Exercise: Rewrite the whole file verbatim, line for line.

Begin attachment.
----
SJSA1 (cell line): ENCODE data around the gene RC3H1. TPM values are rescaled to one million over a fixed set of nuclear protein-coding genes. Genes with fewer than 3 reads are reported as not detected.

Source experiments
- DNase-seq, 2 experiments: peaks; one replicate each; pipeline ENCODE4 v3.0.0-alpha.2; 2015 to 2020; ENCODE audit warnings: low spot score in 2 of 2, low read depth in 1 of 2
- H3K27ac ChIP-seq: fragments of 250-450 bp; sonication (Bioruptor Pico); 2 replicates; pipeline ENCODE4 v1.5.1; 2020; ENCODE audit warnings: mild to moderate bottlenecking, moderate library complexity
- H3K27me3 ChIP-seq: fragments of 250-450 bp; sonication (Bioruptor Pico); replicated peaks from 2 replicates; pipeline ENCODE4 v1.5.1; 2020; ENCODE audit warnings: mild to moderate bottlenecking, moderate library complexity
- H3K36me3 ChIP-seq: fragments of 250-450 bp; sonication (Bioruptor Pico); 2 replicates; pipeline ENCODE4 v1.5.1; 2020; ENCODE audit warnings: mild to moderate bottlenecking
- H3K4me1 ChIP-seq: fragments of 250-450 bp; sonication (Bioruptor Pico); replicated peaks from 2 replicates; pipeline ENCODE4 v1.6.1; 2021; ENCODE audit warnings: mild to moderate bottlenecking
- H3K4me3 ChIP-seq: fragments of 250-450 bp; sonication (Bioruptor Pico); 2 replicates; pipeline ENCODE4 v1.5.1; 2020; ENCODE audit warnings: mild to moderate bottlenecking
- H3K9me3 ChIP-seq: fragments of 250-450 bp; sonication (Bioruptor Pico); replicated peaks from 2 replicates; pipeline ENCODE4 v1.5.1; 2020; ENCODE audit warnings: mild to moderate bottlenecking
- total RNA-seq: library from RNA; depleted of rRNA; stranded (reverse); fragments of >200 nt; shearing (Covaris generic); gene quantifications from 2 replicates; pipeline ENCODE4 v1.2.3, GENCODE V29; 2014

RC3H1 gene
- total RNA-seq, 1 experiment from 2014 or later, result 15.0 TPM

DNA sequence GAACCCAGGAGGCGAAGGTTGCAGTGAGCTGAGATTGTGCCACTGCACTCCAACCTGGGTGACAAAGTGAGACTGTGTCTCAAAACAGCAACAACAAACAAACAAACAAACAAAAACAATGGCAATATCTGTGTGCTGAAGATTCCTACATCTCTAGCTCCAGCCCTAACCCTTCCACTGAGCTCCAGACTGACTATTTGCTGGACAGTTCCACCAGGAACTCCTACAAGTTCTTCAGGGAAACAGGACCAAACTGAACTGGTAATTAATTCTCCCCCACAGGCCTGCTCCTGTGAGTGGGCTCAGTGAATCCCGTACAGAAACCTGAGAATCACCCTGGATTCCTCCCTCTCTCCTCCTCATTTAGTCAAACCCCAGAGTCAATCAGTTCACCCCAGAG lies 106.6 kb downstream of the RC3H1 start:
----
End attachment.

SJSA1 (cell line): ENCODE data around the gene RC3H1. TPM values are rescaled to one million over a fixed set of nuclear protein-coding genes. Genes with fewer than 3 reads are reported as not detected.

Source experiments
- DNase-seq, 2 experiments: peaks; one replicate each; pipeline ENCODE4 v3.0.0-alpha.2; 2015 to 2020; ENCODE audit warnings: low spot score in 2 of 2, low read depth in 1 of 2
- H3K27ac ChIP-seq: fragments of 250-450 bp; sonication (Bioruptor Pico); 2 replicates; pipeline ENCODE4 v1.5.1; 2020; ENCODE audit warnings: mild to moderate bottlenecking, moderate library complexity
- H3K27me3 ChIP-seq: fragments of 250-450 bp; sonication (Bioruptor Pico); replicated peaks from 2 replicates; pipeline ENCODE4 v1.5.1; 2020; ENCODE audit warnings: mild to moderate bottlenecking, moderate library complexity
- H3K36me3 ChIP-seq: fragments of 250-450 bp; sonication (Bioruptor Pico); 2 replicates; pipeline ENCODE4 v1.5.1; 2020; ENCODE audit warnings: mild to moderate bottlenecking
- H3K4me1 ChIP-seq: fragments of 250-450 bp; sonication (Bioruptor Pico); replicated peaks from 2 replicates; pipeline ENCODE4 v1.6.1; 2021; ENCODE audit warnings: mild to moderate bottlenecking
- H3K4me3 ChIP-seq: fragments of 250-450 bp; sonication (Bioruptor Pico); 2 replicates; pipeline ENCODE4 v1.5.1; 2020; ENCODE audit warnings: mild to moderate bottlenecking
- H3K9me3 ChIP-seq: fragments of 250-450 bp; sonication (Bioruptor Pico); replicated peaks from 2 replicates; pipeline ENCODE4 v1.5.1; 2020; ENCODE audit warnings: mild to moderate bottlenecking
- total RNA-seq: library from RNA; depleted of rRNA; stranded (reverse); fragments of >200 nt; shearing (Covaris generic); gene quantifications from 2 replicates; pipeline ENCODE4 v1.2.3, GENCODE V29; 2014

RC3H1 gene
- total RNA-seq, 1 experiment from 2014 or later, result 15.0 TPM

DNA sequence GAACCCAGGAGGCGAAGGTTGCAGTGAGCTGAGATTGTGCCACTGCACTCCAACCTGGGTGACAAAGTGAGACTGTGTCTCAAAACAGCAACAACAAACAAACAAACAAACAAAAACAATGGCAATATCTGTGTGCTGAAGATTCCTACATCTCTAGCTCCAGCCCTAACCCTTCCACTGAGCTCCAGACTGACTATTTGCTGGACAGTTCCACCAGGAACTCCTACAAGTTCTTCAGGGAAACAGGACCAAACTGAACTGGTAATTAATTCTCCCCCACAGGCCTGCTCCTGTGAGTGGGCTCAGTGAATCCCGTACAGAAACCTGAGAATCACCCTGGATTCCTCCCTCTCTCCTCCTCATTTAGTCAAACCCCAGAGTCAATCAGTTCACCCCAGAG lies 106.6 kb downstream of the RC3H1 start: